The mass creates a powerful gravitational lens that allows much more distant galaxies to be observed in the early universe using the cluster as a magnifying glass.
the space telescope james webb has revealed never-before-seen details of a region of space known as Pandora Cluster; the picture shows three galaxy clustersalready massive, which come together to form a megacluster.
The combined mass of the galaxy clusters creates a powerful gravitational lens, a effect of natural increase in gravitywhich makes it possible to observe much more distant galaxies in the early universe using the cluster as a magnifying glass.
The new view of the Pandora Cluster unites four Webb instants into a panoramic image, showing approximately 50,000 near-infrared light sources, the US space agency NASA and the European Space Agency (ESA) report.
Only the central core of the Pandora cluster (Abell 2744) has previously been studied in detail by @NASAHubble. The powerful vision of @NASAWebb it is allowing astronomers to get a much broader and deeper perspective of this region. pic.twitter.com/FlafvPb3Is
— NASA in Spanish (@NASA_es) February 15, 2023
In addition to magnification, gravitational lensing distorts the appearance of distant galaxies, making them look very different from those in the foreground.
Astronomers studied the region under the Uncover program.
«he ancient myth of pandora is about human curiosity and discoveries that delineate the past from the future, which I think is a fitting connection to the new realms of the universe that Webb is opening up, including this deep-field image of the Pandora cluster,» says astronomer Rachel Bezanson of the University of from Pittsburgh in Pennsylvania.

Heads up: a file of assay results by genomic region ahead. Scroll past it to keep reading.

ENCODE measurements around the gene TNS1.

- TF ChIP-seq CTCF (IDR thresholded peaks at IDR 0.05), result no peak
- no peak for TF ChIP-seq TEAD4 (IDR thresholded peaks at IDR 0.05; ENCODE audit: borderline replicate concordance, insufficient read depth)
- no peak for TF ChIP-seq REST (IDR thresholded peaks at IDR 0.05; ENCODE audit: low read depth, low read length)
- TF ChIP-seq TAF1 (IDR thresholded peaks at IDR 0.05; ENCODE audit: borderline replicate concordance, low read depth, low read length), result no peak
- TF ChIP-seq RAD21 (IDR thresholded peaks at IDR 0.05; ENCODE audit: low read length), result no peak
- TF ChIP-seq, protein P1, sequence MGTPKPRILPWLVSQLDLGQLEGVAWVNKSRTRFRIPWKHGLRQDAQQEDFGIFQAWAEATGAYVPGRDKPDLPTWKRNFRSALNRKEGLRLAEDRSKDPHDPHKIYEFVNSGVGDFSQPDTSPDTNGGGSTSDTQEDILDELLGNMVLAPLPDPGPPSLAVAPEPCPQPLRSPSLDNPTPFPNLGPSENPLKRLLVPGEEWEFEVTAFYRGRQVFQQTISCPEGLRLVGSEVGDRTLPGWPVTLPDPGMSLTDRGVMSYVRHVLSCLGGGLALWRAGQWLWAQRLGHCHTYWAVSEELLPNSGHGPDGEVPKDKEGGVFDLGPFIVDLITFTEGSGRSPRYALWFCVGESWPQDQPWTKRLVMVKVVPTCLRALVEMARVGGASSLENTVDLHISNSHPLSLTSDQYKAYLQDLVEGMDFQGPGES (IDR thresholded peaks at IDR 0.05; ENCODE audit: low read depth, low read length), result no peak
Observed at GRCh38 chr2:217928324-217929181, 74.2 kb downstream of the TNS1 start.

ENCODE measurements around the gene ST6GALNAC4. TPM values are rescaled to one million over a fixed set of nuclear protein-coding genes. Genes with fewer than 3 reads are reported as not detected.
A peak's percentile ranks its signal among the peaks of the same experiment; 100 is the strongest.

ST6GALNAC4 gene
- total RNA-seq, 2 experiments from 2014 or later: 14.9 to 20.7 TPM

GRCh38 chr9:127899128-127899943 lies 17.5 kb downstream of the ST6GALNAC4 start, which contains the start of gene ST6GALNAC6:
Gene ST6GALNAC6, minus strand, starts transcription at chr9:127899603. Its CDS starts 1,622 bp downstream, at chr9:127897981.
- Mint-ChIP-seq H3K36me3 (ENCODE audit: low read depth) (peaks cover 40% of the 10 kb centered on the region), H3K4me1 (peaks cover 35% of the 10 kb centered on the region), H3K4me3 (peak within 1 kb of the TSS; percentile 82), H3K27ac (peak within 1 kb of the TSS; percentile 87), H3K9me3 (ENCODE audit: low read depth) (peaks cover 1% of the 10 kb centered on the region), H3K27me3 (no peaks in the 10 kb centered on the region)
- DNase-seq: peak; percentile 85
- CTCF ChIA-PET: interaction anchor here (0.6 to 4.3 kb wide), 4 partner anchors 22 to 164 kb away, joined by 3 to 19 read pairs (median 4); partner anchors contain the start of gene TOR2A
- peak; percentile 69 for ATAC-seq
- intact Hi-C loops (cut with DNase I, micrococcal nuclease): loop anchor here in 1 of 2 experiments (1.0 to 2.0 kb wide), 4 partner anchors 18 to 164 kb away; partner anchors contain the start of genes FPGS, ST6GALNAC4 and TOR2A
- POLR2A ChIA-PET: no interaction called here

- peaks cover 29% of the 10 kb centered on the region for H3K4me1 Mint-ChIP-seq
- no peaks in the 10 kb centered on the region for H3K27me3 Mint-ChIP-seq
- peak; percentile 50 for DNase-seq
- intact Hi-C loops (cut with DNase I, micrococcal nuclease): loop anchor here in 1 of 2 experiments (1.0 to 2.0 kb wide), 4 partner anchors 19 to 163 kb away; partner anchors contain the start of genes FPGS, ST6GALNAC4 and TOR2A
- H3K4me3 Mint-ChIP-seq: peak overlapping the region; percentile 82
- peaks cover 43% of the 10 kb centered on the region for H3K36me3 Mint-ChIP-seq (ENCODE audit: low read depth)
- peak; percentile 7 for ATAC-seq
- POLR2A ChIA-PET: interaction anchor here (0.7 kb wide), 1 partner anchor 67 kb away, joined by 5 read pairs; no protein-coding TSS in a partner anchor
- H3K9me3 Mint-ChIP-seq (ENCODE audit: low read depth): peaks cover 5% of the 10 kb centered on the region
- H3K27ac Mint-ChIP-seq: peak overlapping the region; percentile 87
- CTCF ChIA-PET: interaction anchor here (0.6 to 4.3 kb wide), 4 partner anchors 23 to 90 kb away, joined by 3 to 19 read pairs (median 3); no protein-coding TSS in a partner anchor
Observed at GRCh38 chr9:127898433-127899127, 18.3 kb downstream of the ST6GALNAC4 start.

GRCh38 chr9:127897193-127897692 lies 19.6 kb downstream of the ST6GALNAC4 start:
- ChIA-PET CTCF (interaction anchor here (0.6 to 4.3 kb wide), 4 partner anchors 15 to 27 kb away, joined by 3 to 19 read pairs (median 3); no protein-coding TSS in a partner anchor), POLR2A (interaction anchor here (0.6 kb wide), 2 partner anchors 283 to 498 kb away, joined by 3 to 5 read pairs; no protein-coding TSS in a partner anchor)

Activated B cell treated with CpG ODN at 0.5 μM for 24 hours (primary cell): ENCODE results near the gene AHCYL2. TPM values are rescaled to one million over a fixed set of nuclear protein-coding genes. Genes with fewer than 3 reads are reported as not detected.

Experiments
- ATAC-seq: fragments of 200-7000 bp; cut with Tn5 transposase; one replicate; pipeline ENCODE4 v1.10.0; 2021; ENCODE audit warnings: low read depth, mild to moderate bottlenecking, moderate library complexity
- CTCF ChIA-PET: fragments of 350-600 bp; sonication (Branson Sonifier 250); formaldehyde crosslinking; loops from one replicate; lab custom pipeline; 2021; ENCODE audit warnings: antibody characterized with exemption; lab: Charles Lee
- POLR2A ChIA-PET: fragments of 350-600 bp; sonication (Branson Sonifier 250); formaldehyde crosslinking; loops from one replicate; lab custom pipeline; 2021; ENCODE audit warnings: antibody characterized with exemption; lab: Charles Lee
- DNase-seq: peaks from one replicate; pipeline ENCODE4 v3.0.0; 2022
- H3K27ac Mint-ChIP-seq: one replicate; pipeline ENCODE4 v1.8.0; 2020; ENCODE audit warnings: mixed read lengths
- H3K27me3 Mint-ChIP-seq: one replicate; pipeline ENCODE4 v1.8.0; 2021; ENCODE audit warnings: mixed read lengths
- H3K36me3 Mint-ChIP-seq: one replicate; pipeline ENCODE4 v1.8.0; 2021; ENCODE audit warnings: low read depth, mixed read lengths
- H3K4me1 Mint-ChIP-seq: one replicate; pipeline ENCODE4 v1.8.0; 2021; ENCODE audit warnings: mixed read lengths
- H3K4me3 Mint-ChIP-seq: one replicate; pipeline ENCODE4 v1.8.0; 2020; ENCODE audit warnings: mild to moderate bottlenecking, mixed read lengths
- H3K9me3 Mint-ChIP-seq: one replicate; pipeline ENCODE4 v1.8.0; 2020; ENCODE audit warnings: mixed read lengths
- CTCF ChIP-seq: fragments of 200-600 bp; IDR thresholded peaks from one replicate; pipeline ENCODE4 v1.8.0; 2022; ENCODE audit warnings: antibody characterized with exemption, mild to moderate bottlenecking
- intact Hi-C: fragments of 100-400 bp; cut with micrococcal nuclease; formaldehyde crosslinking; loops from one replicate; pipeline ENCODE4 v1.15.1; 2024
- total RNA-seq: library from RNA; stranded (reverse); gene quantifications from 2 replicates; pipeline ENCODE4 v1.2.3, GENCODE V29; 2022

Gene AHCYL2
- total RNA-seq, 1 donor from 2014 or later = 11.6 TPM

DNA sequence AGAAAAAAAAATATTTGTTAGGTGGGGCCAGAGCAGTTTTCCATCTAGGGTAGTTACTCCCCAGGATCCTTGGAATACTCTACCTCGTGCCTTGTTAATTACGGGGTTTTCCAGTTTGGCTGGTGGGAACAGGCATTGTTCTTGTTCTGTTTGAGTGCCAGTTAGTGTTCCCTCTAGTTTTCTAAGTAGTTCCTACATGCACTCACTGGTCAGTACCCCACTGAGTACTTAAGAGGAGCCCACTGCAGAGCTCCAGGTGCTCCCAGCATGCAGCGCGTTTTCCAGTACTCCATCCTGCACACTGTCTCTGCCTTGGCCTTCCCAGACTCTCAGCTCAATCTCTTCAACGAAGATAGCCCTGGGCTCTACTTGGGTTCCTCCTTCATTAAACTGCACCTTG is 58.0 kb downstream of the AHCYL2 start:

«When the images of the Pandora Cluster first came in from Webb, honestly we were shockedadds Bezanson: “There was so much detail in the foreground cluster and so many distant lensing galaxies that I got lost in the image; Webb exceeded our expectations.»
The Uncover team pulled out the Webb’s near-infrared camera (NIRCam) to capture the cluster with exposures lasting from 4 to 6 hours, for a total of approximately 30 hours of observing time.
The next step is meticulously reviewing the imaging data and select galaxies for follow-up observation with the Near Infrared Spectrograph (NIRSpec).
This instrument has improved the precise distance, along with other detailed information about the compositionsyou will need new insights into the early era of galaxy creation and evolution.
The Uncover team hopes to make these observations with NIRSpec this summer.